Frybread from The Stand Might Be the Best-Kept Secret in Metro Phoenix
The Guilty Pleasure: Green Chili Combo Frybread Where To Get It: The Stand The Price: $4 What It Really Costs: Tell your boss you're taking an extended lunch.
I've lived in the Phoenix area for most of my life. I grew up on the edge of nowhere, back when that edge was about 25 miles closer to the middle of town than it is now. It's hard to imagine, but back then, the Superstition Freeway went as far as Gilbert Road and just stopped dead. Beyond that, it was miles and miles of fertile farmland.
Rural settings still abound around the Valley in the form of numerous Indian reservations. I'm particularly fond of the Salt River Pima-Maricopa Indian Community, east of Scottsdale. Seeing the miles of fields takes me back in time a few decades, back when Phoenix wasn't such a burgeoning metropolis. I also love the area because there's an amazing little fry bread stand right in the middle of it.
The folks who run The Stand just off the corner of Alma School and Indian School (not to be confused with the burger-and-taco joint of the same name on 36th Street and Indian School) have been doing so with little fanfare for about five years now. I'm somewhat embarrassed that I hadn't even heard about the place until the Cooking Channel show Eden Eats featured it last fall. While host Eden doesn't get nearly the press as a visit from Guy Fieri*, my hat is off to Eden for featuring The Stand on her show for showing off some real Arizona eats.
At first glance, The Stand looks, shall we say, rustic. A closer look reveals that instinct to be correct. The stand itself has a roof of chicken wire and palm thatch. The dining area consists of two tables and enough chairs for only one of the tables. The menu is short and to the point. They have red and green chili, they have beans, and they have Indian tacos with ground beef or chili. There's red and white menudo available, and there are a couple of kinds of cake for dessert. I've been through most of the menu (I still can't bring myself to sample menudo) and have found that the chili with beans added is my favorite. The beans add a little earthy richness and help thicken up the slightly soupy consistency of the chili.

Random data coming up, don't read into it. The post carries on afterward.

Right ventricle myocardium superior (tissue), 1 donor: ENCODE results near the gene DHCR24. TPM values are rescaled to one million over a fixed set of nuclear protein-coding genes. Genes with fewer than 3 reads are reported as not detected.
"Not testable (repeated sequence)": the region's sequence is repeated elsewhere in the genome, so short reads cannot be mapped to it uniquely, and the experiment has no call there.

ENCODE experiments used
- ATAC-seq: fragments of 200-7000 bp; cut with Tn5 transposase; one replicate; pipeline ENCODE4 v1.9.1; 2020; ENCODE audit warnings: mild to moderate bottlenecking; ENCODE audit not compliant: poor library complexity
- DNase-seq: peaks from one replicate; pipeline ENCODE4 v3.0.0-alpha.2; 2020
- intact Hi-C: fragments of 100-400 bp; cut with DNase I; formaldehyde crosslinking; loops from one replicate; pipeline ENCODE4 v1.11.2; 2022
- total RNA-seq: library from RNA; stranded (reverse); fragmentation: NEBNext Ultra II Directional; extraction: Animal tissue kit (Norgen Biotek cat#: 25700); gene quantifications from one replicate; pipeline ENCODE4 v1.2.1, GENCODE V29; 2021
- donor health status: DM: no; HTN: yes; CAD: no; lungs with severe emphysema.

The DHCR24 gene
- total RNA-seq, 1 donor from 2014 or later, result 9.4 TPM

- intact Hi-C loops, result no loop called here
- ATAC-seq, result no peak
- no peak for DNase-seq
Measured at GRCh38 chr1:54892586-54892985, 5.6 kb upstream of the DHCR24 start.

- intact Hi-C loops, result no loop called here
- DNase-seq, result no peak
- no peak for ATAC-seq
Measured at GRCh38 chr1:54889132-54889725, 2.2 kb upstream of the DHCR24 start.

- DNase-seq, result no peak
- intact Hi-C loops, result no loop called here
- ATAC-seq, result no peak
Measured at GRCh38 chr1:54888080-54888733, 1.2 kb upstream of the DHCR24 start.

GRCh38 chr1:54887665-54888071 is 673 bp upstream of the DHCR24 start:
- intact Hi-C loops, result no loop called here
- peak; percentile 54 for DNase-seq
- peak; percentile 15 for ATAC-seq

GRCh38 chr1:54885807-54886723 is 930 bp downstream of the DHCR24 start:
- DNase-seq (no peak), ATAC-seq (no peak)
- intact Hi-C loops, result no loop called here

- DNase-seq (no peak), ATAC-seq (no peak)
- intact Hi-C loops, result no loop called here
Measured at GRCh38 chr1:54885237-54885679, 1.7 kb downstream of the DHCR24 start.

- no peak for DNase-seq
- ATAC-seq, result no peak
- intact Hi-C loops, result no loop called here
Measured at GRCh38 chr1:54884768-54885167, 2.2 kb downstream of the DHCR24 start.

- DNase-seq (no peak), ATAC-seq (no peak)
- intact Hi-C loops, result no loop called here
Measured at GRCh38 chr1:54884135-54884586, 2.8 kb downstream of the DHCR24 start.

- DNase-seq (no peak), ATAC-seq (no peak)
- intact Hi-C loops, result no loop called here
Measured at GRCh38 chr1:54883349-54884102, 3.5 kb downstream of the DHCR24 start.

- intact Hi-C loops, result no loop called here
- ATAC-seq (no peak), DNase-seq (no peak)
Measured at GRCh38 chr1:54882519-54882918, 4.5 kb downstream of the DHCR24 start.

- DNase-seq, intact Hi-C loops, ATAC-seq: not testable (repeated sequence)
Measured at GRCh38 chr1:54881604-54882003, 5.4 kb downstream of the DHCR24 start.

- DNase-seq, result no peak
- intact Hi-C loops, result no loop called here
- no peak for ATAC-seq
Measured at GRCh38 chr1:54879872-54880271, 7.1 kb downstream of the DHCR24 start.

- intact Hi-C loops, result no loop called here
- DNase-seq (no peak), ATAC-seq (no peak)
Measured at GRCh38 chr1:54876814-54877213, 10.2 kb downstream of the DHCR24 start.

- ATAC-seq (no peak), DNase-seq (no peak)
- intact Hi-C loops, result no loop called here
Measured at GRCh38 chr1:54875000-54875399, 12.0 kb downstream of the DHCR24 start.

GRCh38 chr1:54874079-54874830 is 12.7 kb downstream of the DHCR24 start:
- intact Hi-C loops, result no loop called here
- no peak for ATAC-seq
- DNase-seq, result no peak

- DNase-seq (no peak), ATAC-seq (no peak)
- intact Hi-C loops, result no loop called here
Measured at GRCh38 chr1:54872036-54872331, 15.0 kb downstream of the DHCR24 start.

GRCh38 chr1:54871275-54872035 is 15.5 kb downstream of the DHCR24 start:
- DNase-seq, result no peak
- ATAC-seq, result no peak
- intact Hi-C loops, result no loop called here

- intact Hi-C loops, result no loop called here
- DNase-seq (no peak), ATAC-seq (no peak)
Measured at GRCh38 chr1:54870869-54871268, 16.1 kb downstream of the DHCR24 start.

The only thing left to decide is whether you want it on frybread or wrapped in a burrito. It's a tough call. The tortillas are some of the best I've found in the Phoenix area. They flatten every single one by hand, giving them a little extra thickness and chew than the machine-pressed ones found everywhere else in town. Then, they cook them on a repurposed tractor disc harrow blade. The outdoor gas burner gives them a little bit of char, just enough for some extra character.
Though the burritos are excellent, this is the Guilty Pleasures column. So, of course, it's frybread time. When you order a frybread, the ladies at the fryer get to work tossing a ball of dough back and forth with a rhythmic thwap-thwap-thwap to form a disc of dough. It then gets slipped into a vat of smoking hot oil. Seconds later, it emerges a gorgeous golden brown. The exterior is impeccably crisp -- all the better to hold the chili. As soon as you get your hands on the frybread, crack open the wrapping; the crispness is fleeting if left fully wrapped.
You can always get the best of both worlds. Have your chili in a burrito, then spend another two bucks on a frybread topped with honey and/or powdered sugar. Be warned, if you decide to go all-out and have a chili frybread for lunch and a second one with honey for dessert, I hope you have time for an afternoon nap.
*May I take a moment to kvetch that with Fieri's recent swing through town for places like Barrio Cafe and St. Francis, it's increasingly obvious that his production team wouldn't know a diner, drive-in, or dive if one walked up and bit them on the ass?
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